Jenny: I’m pretty sure it was a title-first situation. I was coming up with ideas to pitch to a production company a million years ago (this isn’t hyperbole; I am VERY old) and just wrote down “Neurotica”; then it just sort of appeared fully formed. “Neurotica? Oh it’s an over-the-top romantic comedy about a Dominatrix with OCD, of course.” And that just happened to hit the buttons of everything I’m fascinated by.

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IFC: How would you describe Ivy?

Jenny: Ivy is everything I love in a comedy character – she’s tenacious, she’s confident, she’s sweet, she’s a big wonderful weirdo.

IFC: How would Ivy’s clientele describe her?

Jenny:  Open-minded, caring, excellent aim.

IFC: Why don’t more small towns have local dungeons?

Jenny: How do you know they don’t?

IFC: What are the pros and cons of joining a chain mega dungeon?

Jenny: You can use any of their locations but you’ll always forget you have a membership and in a year you’ll be like “jeez why won’t they let me just cancel?”

IFC: Mouths are gross! Why is that?

Jenny: If you had never seen a mouth before and I was like “it’s a wet flesh cave with sharp parts that lives in your face”, it would sound like Cronenberg-ian body horror. All body parts are horrifying. I’m kind of rooting for the singularity, I’d feel way better if I was just a consciousness in a cloud.

See the whole season of Neurotica right now on IFC’s Comedy Crib.

The-Craft

The ’90s Are Back

The '90s live again during IFC's weekend marathon.

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Photo Credit: Everett Digital, Columbia Pictures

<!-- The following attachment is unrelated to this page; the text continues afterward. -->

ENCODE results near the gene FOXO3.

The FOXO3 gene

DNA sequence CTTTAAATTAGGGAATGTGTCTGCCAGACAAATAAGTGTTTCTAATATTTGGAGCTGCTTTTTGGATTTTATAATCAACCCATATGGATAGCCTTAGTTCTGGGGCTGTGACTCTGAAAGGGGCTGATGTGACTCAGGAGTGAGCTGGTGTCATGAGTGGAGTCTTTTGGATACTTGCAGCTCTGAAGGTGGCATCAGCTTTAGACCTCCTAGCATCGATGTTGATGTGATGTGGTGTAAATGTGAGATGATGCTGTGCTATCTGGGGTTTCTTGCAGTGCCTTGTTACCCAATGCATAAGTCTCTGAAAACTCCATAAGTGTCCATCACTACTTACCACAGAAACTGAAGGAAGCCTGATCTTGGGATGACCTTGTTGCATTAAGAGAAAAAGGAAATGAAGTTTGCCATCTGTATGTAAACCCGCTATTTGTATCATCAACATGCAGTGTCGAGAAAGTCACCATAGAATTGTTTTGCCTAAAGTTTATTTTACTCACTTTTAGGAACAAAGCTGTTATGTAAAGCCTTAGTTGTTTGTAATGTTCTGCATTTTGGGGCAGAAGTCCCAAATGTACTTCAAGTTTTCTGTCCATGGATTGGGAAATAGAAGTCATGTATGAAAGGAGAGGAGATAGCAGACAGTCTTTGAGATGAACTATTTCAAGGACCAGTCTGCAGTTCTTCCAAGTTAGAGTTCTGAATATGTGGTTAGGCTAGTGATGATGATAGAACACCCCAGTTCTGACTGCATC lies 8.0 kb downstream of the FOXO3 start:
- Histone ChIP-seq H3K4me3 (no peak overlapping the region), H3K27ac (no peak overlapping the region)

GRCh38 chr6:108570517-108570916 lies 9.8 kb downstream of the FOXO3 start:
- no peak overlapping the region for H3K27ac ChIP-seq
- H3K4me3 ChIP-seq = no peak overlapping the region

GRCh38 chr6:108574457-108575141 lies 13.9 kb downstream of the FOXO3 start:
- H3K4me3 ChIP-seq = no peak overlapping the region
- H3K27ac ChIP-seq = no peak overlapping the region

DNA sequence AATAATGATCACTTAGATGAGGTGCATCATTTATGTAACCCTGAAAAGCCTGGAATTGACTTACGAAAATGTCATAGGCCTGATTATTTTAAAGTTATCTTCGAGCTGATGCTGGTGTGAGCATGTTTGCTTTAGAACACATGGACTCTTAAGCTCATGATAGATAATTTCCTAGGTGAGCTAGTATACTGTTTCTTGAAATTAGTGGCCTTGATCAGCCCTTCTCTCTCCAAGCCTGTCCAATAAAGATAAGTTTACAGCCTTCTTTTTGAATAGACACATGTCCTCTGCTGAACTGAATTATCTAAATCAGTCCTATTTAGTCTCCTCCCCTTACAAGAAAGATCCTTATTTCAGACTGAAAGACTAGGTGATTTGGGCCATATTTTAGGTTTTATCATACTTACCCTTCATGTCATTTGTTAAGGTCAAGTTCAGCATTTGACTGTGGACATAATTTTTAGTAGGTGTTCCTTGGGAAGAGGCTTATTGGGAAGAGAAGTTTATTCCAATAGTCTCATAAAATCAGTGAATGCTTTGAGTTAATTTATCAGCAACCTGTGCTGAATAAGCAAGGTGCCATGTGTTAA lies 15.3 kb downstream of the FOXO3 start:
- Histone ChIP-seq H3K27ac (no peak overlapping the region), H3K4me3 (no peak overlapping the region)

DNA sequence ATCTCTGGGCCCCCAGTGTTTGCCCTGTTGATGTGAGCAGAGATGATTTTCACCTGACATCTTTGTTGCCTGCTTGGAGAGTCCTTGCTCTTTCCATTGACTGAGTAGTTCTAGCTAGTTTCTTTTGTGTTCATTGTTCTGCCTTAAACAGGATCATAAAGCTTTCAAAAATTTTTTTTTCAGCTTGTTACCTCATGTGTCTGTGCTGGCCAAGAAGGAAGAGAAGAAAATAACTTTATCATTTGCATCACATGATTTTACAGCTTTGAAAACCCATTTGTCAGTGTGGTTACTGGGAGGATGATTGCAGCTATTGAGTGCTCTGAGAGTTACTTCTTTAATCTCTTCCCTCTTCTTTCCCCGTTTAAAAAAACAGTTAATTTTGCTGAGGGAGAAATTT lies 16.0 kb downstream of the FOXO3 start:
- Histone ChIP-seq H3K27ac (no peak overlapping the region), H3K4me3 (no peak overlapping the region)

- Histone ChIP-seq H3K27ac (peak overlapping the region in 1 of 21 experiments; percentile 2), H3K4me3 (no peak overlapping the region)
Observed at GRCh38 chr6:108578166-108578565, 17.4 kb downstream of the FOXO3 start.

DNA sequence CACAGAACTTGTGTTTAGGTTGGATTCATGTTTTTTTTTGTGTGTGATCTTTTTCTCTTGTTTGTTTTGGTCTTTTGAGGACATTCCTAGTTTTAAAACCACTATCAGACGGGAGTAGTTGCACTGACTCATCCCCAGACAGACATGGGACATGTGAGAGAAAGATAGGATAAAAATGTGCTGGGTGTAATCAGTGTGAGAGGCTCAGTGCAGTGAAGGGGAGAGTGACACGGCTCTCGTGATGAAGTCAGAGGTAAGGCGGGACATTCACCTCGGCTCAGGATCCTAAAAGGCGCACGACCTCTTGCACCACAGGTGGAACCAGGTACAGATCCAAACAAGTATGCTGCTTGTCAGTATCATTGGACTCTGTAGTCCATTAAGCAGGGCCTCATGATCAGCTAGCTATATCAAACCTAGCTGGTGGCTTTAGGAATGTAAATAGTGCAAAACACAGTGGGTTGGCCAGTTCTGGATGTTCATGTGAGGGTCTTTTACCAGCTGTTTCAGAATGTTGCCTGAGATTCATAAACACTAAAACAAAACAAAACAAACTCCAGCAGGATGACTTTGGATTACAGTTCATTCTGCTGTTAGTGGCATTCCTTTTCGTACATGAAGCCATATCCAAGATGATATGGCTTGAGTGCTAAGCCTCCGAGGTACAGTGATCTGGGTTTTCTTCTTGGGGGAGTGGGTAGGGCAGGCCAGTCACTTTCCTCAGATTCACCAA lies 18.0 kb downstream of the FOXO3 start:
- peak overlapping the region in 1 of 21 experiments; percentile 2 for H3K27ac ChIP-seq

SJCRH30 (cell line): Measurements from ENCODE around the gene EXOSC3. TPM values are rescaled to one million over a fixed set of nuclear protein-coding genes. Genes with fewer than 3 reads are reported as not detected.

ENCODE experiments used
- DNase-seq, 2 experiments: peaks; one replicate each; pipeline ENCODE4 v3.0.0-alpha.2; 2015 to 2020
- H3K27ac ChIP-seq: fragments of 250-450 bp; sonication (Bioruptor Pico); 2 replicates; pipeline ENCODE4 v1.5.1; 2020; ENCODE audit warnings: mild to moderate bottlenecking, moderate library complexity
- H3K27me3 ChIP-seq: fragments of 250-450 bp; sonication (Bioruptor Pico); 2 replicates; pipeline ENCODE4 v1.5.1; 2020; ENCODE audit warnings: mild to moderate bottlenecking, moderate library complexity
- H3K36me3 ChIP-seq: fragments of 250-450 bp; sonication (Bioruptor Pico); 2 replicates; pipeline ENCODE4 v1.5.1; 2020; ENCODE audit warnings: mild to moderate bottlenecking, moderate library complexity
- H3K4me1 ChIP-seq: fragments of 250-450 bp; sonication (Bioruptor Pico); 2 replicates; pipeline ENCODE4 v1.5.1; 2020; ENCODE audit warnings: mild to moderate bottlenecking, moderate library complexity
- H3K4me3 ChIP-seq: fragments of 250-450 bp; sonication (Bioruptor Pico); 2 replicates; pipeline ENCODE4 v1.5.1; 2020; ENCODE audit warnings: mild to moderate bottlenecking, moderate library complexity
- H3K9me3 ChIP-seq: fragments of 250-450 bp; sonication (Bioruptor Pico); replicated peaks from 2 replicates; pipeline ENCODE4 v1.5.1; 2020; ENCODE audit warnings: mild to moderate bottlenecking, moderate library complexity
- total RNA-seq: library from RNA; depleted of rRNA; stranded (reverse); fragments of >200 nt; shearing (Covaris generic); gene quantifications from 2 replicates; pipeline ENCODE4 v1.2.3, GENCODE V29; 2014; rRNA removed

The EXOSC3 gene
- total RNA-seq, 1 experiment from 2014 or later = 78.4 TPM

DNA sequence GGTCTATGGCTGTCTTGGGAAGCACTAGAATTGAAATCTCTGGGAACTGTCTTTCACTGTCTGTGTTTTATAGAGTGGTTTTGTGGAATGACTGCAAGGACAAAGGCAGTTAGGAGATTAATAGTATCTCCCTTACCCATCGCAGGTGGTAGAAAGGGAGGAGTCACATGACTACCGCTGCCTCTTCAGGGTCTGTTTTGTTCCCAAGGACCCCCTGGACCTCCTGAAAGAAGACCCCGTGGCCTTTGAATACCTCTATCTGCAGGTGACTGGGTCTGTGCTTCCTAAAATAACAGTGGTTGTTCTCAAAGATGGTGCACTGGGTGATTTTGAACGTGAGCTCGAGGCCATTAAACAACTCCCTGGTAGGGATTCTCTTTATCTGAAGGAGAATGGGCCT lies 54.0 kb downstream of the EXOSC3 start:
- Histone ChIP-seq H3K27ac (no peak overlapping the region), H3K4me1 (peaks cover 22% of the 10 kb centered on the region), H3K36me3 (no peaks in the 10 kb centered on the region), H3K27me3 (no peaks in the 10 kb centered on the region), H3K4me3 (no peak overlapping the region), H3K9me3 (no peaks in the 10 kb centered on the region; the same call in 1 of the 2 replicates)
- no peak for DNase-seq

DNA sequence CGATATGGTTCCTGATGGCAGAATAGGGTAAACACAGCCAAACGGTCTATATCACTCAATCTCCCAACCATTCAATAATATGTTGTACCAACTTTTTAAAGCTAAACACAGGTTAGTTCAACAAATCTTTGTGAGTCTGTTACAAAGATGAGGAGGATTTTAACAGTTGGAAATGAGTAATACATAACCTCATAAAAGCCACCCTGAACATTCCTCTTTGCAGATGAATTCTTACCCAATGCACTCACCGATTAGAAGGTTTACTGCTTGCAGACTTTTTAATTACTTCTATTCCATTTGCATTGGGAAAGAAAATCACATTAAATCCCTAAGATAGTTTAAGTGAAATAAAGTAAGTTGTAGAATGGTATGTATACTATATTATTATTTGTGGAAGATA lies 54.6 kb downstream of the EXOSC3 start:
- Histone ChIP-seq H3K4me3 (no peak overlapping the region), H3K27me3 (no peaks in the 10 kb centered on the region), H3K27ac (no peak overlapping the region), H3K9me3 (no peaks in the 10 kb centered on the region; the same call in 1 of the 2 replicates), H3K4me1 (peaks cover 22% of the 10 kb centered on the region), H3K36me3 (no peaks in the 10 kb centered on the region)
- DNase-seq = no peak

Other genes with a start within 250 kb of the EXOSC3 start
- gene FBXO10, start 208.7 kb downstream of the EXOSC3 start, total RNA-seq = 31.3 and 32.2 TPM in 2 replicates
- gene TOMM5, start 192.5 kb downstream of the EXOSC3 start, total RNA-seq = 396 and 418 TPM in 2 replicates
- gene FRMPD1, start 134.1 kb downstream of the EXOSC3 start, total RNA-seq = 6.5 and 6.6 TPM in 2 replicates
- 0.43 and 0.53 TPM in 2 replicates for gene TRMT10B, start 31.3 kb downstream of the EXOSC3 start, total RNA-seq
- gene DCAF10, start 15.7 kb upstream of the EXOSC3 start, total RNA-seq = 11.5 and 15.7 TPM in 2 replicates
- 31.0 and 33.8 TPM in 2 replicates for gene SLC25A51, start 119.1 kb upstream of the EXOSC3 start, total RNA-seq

We know what you’re thinking: “Why on Earth would anyone want to reanimate the decade that gave us Haddaway, Los Del Rio, and Smash Mouth, not to mention Crystal Pepsi?”

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Thoughts like those are normal. After all, we tend to remember lasting psychological trauma more vividly than fleeting joy. But if you dig deep, you’ll rediscover that the ’90s gave us so much to fondly revisit. Consider the four pillars of true ’90s culture.

Boy Bands

We all pretended to hate them, but watch us come alive at a karaoke bar when “I Want It That Way” comes on. Arguably more influential than Brit Pop and Grunge put together, because hello – Justin Timberlake. He’s a legitimate cultural gem.

Man-Child Movies

Adam Sandler is just behind The Simpsons in terms of his influence on humor. Somehow his man-child schtick didn’t get old until the aughts, and his success in that arena ushered in a wave of other man-child movies from fellow ’90s comedians. RIP Chris Farley (and WTF Rob Schneider).

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Teen Angst

In horror, dramas, comedies, and everything in between: Troubled teens! Getting into trouble! Who couldn’t relate to their First World problems, plaid flannels, and lose grasp of the internet?

Mainstream Nihilism

From the Coen Bros to Fincher to Tarantino, filmmakers on the verge of explosive popularity seemed interested in one thing: mind f*cking their audiences by putting characters in situations (and plot lines) beyond anyone’s control.

Feeling better about that walk down memory lane? Good. Enjoy the revival.

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And revisit some important ’90s classics all this weekend during IFC’s ’90s Marathon. Check out the full schedule here.